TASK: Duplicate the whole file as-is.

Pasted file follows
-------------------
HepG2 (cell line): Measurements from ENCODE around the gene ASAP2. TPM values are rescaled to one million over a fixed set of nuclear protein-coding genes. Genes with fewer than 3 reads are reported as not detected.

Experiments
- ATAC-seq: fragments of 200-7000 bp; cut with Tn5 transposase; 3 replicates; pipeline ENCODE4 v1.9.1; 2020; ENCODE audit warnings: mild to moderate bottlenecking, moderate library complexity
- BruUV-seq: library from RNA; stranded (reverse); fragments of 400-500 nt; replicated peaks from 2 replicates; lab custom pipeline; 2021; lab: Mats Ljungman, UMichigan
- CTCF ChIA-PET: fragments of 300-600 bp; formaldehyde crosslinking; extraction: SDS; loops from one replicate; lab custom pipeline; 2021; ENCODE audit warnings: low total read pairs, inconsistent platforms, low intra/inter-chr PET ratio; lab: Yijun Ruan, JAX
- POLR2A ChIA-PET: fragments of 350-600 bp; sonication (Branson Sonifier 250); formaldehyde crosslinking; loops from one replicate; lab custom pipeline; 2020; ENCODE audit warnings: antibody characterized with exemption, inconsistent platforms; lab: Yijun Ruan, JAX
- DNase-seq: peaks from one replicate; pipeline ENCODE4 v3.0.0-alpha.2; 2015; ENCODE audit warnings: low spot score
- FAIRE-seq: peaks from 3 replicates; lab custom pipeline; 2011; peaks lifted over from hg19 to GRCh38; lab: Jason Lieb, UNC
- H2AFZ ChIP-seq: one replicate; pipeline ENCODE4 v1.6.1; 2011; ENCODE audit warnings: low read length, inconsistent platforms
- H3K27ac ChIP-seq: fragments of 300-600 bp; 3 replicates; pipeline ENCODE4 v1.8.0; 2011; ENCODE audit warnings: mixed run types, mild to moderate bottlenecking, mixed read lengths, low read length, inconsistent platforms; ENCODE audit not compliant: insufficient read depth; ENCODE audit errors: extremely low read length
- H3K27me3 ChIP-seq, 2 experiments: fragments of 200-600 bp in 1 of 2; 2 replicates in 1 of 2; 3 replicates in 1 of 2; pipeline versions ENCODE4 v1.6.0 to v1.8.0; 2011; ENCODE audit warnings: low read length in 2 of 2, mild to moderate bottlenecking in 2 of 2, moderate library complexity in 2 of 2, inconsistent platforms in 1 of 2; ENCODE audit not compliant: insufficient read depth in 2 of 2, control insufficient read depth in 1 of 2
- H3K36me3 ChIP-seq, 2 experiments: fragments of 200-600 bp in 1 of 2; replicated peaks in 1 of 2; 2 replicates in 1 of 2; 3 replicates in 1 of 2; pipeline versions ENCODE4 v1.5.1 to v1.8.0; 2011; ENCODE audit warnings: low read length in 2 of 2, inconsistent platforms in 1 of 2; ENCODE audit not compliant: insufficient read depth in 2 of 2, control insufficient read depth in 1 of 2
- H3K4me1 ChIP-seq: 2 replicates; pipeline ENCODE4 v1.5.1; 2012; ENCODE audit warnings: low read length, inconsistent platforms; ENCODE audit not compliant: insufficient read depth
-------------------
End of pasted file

HepG2 (cell line): Measurements from ENCODE around the gene ASAP2. TPM values are rescaled to one million over a fixed set of nuclear protein-coding genes. Genes with fewer than 3 reads are reported as not detected.

Experiments
- ATAC-seq: fragments of 200-7000 bp; cut with Tn5 transposase; 3 replicates; pipeline ENCODE4 v1.9.1; 2020; ENCODE audit warnings: mild to moderate bottlenecking, moderate library complexity
- BruUV-seq: library from RNA; stranded (reverse); fragments of 400-500 nt; replicated peaks from 2 replicates; lab custom pipeline; 2021; lab: Mats Ljungman, UMichigan
- CTCF ChIA-PET: fragments of 300-600 bp; formaldehyde crosslinking; extraction: SDS; loops from one replicate; lab custom pipeline; 2021; ENCODE audit warnings: low total read pairs, inconsistent platforms, low intra/inter-chr PET ratio; lab: Yijun Ruan, JAX
- POLR2A ChIA-PET: fragments of 350-600 bp; sonication (Branson Sonifier 250); formaldehyde crosslinking; loops from one replicate; lab custom pipeline; 2020; ENCODE audit warnings: antibody characterized with exemption, inconsistent platforms; lab: Yijun Ruan, JAX
- DNase-seq: peaks from one replicate; pipeline ENCODE4 v3.0.0-alpha.2; 2015; ENCODE audit warnings: low spot score
- FAIRE-seq: peaks from 3 replicates; lab custom pipeline; 2011; peaks lifted over from hg19 to GRCh38; lab: Jason Lieb, UNC
- H2AFZ ChIP-seq: one replicate; pipeline ENCODE4 v1.6.1; 2011; ENCODE audit warnings: low read length, inconsistent platforms
- H3K27ac ChIP-seq: fragments of 300-600 bp; 3 replicates; pipeline ENCODE4 v1.8.0; 2011; ENCODE audit warnings: mixed run types, mild to moderate bottlenecking, mixed read lengths, low read length, inconsistent platforms; ENCODE audit not compliant: insufficient read depth; ENCODE audit errors: extremely low read length
- H3K27me3 ChIP-seq, 2 experiments: fragments of 200-600 bp in 1 of 2; 2 replicates in 1 of 2; 3 replicates in 1 of 2; pipeline versions ENCODE4 v1.6.0 to v1.8.0; 2011; ENCODE audit warnings: low read length in 2 of 2, mild to moderate bottlenecking in 2 of 2, moderate library complexity in 2 of 2, inconsistent platforms in 1 of 2; ENCODE audit not compliant: insufficient read depth in 2 of 2, control insufficient read depth in 1 of 2
- H3K36me3 ChIP-seq, 2 experiments: fragments of 200-600 bp in 1 of 2; replicated peaks in 1 of 2; 2 replicates in 1 of 2; 3 replicates in 1 of 2; pipeline versions ENCODE4 v1.5.1 to v1.8.0; 2011; ENCODE audit warnings: low read length in 2 of 2, inconsistent platforms in 1 of 2; ENCODE audit not compliant: insufficient read depth in 2 of 2, control insufficient read depth in 1 of 2
- H3K4me1 ChIP-seq: 2 replicates; pipeline ENCODE4 v1.5.1; 2012; ENCODE audit warnings: low read length, inconsistent platforms; ENCODE audit not compliant: insufficient read depth